August 25, 2006

Today I said goodbye to my best friend and constant companion of the past eight years – my beautiful dog Isis. I couldn’t have asked for a better dog. I’m going to miss her warm body curled up beside me at night, her big brown eyes (and their impossibly long white eyelashes) looking up to mine, her soft white head peeking around the corner, her giddy galumphing down the hall when I returned home. She loved playing tug-of-war with her leash, car rides, making snow angels in the winter, chasing tennis balls and never bringing them back, resting her head on your lap, disciplining her array of stuffed animals, and snausages. Isis won over cat people and dog-phobes in minutes with her big dopey grin and calm affection. She made getting out of bed every morning a pleasure, her smile broke my heart, and I can’t begin to imagine my life without her. I love her more than I knew I knew how, and I’m going to miss her in ways I can’t even predict. May she finally be in a place to catch the rabbits she’s been dreaming about for so many years.


Excuses, excuses

August 16, 2006

I’d like to claim that blogging’s been sidetracked by tweaking the blog’s appearance, but I can’t take credit for its newish veneer (with the exception of actually taking the photo at the top). Those props go out to the boy that lives down the hall (his blog is much swankier, I aspire to a swanky one myself someday), who’s about to depart for a teaching gig in Spain and leave me to fend for myself against a house full of white pets for the next four months. Other things have been keeping me busy lately, namely revising, revising, revising. I’ve got a workable draft now, excepting a methods section that I still haven’t figured out how to write. Part of me wants to adopt an air of snooty defiance (“I don’t have to explain my methods to you!”) but then I’d never pass. Pragmatism. My birthday is this weekend, which is both exciting and sad. Not sad age-wise, since I am eternally young and vivacious, but because my birthday’s always meant that summer is almost over. Even though I’m not teaching this semester it’s still a return to school, or at least the feeling that the school year has started and I can’t get away with nearly as much slacking. At least in the interim I will have presents to console me, and a ceremonial birthday pie – strawberry rhubarb (my favourite). Mmm… pie…

best store name yet

August 10, 2006

(spotted while walking to a meeting this afternoon)


August 4, 2006

One of the courses I’m teaching this coming year is an introduction to Canadian film and television. I taught a similar course at Brock in 2005, but focused specifically on Canadian television. I love teaching, so it goes without saying that I had a great time and am really looking forward to throwing some Canadian film into the mix this time around (if nothing else, I’ll be able to expose more people to Ham and Cheese). Canada’s cultural policies, not surprisingly, play a huge role in the course just as they have in our cultural production, for better or worse. My background and interest in television means I’m more knowledgeable about broadcasting policy than film production, which has a fairly obvious patriarchal and pedagogical bent – a propensity for proclaiming what’s best for Canadian audiences that often results in embarrassingly unpopular programming. Don’t misinterpret that, I love and will passionately defend some Canadian television (KITH, DaVinci’s Inquest, The Hilarious House of Frightenstein – which Space is going to start airing again in the fall to my immense delight, Degrassi, Prisoners of Gravity, This Hour Has Seven Days, and Straight Up, to name only a very small handful), but others really shouldn’t have ever made it past the programming directors. Canadian television production and broadcasting policies are intimately bound up in nationalism, the idea that our cultural products are capable of expressing a uniquely Canadian identity in the face of an overwhelming American presence in our popular culture. We’re not the only nation-state to adopt this strategy – Australia and New Zealand are also battling to retain public broadcasting as a form of citizen glue – but as Graeme Turner points out in an article I read this afternoon, our proximity to the U.S. makes our situation significantly different. He says, “This is a geopolitical context in which a national television regulatory system has very limited possibilities, but in which the representation national difference is fundamentally important for cultural and political reasons. So, what do you do if you want Canadian television to do more for the Canadian community than it does at present?” It’s a good question. It’s something I’ve been thinking about, both in terms of how to teach Canadian cultural policy in a way that acknowledges both its positive and negative impact, and from the perspective of someone who’s got a sitcom script at the back of her head. The increasing transnational movement of media means that there is no longer an easy equivalence between television consumption and national identity, yet it still persists in policy and in commentary. This makes it hard to get students to look past seeing television texts as simple reflections of Canadian identity that magically build a cohesive citizenry. With no other framework readily available, Canadian film and television remain tricky political and cultural texts, and I mean that as a compliment. It’s why Bon Cop Bad Cop is on my must-see list.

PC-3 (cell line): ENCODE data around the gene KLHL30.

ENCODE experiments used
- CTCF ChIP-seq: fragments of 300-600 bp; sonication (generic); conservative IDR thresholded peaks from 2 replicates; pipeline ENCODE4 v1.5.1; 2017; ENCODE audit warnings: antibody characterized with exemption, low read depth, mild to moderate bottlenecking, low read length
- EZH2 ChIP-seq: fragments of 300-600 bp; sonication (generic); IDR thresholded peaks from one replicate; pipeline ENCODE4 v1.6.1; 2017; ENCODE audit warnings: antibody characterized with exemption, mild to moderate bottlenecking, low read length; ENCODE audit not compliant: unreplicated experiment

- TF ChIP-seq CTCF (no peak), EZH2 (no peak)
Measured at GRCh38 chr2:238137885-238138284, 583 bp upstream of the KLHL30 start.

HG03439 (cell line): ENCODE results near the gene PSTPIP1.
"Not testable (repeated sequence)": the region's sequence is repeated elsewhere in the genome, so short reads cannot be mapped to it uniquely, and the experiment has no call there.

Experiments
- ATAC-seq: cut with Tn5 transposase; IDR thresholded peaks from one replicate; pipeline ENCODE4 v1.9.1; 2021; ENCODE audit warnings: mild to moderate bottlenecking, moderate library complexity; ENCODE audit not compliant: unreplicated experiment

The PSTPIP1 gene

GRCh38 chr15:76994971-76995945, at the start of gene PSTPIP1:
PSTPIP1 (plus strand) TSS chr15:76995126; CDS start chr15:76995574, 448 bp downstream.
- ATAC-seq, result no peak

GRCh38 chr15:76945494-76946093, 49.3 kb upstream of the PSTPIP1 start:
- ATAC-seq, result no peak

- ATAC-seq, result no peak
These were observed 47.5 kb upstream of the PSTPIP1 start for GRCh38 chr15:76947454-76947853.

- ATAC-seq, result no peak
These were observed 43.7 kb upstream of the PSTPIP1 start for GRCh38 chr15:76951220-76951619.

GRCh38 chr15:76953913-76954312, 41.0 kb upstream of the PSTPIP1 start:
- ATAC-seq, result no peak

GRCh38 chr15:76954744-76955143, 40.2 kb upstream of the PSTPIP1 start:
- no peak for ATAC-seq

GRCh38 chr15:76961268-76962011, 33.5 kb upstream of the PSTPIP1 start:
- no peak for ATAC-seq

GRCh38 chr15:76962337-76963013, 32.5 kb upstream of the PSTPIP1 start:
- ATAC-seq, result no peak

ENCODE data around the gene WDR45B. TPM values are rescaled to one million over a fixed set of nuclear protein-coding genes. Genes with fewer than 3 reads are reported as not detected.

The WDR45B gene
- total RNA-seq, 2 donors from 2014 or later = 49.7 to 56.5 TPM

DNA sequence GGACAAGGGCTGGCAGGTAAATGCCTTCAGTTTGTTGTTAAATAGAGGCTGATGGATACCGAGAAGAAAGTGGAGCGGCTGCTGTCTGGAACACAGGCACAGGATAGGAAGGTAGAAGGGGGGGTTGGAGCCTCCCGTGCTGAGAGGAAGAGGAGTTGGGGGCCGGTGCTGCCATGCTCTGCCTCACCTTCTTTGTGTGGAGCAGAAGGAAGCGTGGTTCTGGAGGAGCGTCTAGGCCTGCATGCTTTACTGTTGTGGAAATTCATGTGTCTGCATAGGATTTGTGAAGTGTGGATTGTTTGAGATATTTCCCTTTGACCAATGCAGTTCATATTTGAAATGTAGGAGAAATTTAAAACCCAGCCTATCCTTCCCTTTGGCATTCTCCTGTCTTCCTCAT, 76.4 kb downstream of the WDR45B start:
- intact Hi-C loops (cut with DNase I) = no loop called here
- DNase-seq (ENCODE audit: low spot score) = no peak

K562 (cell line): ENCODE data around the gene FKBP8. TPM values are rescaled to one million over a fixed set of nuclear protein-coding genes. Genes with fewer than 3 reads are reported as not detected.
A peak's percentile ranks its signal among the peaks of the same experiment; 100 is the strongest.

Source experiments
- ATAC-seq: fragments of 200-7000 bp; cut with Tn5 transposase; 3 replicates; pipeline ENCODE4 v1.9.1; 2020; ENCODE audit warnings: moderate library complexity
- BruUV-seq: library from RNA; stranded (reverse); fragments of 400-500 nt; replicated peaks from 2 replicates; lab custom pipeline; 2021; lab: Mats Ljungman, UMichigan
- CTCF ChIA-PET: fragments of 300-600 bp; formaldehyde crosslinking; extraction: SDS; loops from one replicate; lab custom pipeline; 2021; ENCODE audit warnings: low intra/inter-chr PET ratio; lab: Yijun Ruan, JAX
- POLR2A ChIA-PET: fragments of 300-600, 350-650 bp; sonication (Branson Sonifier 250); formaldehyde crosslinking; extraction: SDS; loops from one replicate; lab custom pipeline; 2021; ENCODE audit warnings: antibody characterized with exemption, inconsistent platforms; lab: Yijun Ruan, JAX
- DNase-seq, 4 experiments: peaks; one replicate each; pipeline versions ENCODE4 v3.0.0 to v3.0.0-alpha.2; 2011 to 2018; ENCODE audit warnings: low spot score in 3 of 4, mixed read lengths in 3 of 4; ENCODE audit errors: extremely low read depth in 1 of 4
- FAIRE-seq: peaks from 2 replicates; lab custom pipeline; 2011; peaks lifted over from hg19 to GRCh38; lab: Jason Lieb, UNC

You might also want to check out Dead Things On Sticks, and the Museum of Broadcast Communications entry on Canadian television.